Thursday, March 10, 2016
“This is the first site to provide analysis of privacy policies at this scale,” says School of Computer Science Prof. Norman Sadeh, Lead Principal Investigator of the study and researcher in CyLab, Carnegie Mellon’s security and privacy institute. “Our objective is to produce succinct yet informative summaries that can be included in browser plug-ins or interactively conveyed to users by privacy assistants that inform users about salient privacy practices.”
“While navigating our site, people will notice how complex and fragmented many privacy policies are,” says Sadeh. “The vast majority of statements are about first-party collection and third-party sharing and contain significant levels of ambiguity when it comes to determining exactly what is being collected and with whom it is shared.”
“Color codes also make it clear that privacy policies tend to mix a variety of different statements in the same paragraph, often requiring the reader to read large portions of the policy, if not the entire policy, before hoping to be able to answer simple questions,” added Prof. Joel Reidenberg, the Fordham Principal Investigator on the project and director of Fordham Center on Law and Information Policy. “Many sites hardly provide users with any real choices. Most policies that mention ‘Do Not Track’ do so by simply indicating that they do not handle Do Not Track requests – the bare minimum required under CalOPPA.”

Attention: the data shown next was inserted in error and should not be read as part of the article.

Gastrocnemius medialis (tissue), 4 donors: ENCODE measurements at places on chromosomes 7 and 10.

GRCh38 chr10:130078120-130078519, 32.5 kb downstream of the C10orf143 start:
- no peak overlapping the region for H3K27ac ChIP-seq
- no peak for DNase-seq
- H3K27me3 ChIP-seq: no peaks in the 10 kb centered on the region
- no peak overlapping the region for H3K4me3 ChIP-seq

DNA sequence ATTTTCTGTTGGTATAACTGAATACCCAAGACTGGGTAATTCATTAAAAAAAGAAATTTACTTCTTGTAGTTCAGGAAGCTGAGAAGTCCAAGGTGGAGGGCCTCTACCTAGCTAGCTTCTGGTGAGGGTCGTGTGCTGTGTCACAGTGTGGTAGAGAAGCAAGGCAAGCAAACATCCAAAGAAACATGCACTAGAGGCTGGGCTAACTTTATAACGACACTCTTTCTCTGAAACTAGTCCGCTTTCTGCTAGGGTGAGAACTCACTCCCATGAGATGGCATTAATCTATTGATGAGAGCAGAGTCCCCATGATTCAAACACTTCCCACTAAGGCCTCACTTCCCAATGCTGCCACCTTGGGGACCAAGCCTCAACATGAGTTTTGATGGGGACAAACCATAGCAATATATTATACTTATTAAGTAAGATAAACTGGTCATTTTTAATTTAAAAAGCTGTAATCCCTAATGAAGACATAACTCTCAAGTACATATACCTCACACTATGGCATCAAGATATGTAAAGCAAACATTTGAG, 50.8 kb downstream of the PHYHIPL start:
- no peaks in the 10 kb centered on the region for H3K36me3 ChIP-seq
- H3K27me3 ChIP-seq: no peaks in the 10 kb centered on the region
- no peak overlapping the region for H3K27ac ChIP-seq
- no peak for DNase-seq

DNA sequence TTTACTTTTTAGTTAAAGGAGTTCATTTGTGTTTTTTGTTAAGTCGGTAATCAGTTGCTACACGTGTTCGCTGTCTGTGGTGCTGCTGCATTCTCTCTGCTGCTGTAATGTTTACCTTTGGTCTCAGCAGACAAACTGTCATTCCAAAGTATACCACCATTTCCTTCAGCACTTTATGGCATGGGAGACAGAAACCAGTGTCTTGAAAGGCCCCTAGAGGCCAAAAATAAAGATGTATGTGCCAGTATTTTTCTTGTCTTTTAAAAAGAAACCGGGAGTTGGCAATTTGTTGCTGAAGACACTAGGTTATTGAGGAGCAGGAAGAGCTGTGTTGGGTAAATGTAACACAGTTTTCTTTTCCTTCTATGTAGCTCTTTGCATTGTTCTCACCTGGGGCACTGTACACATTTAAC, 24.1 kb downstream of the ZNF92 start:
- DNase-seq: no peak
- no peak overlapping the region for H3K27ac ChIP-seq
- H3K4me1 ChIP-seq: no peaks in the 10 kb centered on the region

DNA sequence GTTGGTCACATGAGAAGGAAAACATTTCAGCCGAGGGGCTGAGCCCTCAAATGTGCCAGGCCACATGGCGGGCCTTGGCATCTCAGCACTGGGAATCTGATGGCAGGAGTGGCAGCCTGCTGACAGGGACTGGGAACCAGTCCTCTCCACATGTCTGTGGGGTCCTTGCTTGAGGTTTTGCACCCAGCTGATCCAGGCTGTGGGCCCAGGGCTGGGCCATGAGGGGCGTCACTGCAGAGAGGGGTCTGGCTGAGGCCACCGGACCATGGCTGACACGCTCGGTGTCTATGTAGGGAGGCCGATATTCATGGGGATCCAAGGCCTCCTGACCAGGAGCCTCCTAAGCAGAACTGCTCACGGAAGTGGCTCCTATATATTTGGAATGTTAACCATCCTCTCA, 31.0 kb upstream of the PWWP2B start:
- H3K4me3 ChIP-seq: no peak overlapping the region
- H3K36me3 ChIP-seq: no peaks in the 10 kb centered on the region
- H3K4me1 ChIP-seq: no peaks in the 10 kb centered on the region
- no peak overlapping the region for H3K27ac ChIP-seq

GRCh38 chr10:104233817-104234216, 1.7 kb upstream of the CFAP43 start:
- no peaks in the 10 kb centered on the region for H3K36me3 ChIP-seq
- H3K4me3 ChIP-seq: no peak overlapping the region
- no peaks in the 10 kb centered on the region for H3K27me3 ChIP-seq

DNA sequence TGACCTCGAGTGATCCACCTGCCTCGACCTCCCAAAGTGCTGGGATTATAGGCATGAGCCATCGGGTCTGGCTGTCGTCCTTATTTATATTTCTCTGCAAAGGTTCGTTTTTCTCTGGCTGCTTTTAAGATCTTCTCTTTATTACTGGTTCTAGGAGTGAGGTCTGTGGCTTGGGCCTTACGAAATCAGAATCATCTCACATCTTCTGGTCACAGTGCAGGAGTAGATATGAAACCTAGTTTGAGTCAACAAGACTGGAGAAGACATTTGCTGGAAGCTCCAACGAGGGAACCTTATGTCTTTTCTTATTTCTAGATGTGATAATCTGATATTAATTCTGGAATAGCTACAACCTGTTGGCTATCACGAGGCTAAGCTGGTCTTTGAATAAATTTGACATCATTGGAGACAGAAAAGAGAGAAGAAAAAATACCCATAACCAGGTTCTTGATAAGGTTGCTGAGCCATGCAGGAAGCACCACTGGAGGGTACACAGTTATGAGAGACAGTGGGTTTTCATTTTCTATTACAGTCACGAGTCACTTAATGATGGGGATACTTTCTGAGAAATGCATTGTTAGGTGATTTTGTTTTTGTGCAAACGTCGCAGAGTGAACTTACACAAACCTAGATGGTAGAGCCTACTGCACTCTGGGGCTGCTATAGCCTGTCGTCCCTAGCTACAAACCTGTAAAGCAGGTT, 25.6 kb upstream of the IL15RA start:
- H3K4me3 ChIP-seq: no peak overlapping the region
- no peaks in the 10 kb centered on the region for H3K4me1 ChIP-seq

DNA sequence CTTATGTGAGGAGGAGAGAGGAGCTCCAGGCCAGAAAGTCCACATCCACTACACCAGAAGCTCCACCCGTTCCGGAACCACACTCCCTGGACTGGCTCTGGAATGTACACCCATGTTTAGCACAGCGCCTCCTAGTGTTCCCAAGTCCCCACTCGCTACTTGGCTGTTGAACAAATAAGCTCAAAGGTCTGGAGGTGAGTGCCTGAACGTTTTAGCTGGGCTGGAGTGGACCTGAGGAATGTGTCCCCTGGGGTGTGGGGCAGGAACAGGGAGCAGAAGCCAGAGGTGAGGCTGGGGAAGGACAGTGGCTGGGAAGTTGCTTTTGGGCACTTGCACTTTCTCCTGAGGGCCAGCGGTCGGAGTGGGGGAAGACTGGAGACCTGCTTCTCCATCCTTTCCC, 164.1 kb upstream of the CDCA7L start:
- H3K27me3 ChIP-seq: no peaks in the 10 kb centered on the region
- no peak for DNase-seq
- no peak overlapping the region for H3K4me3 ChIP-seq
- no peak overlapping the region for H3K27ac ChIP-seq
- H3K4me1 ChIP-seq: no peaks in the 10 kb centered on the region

While the annotations on the website were crowdsourced from law students at Fordham University, the researchers say they’re working towards automation.
“We are now using machine learning and natural language processing to semi-automate and hopefully one day fully automate, the analysis of privacy policies,” says Sadeh.
The Usable Privacy Project is supported by a grant from the National Science Foundation. The website design team also included Institute for Software Research post-doctoral fellows Dr. Mads Schaarup Andersen, Dr. Florian Schaub, Dr. Shomir Wilson, Language Technologies Institute graduate student Aswarth Dara and undergrad computer science freshman Sushain Cherivirala.
By: Daniel Tkacik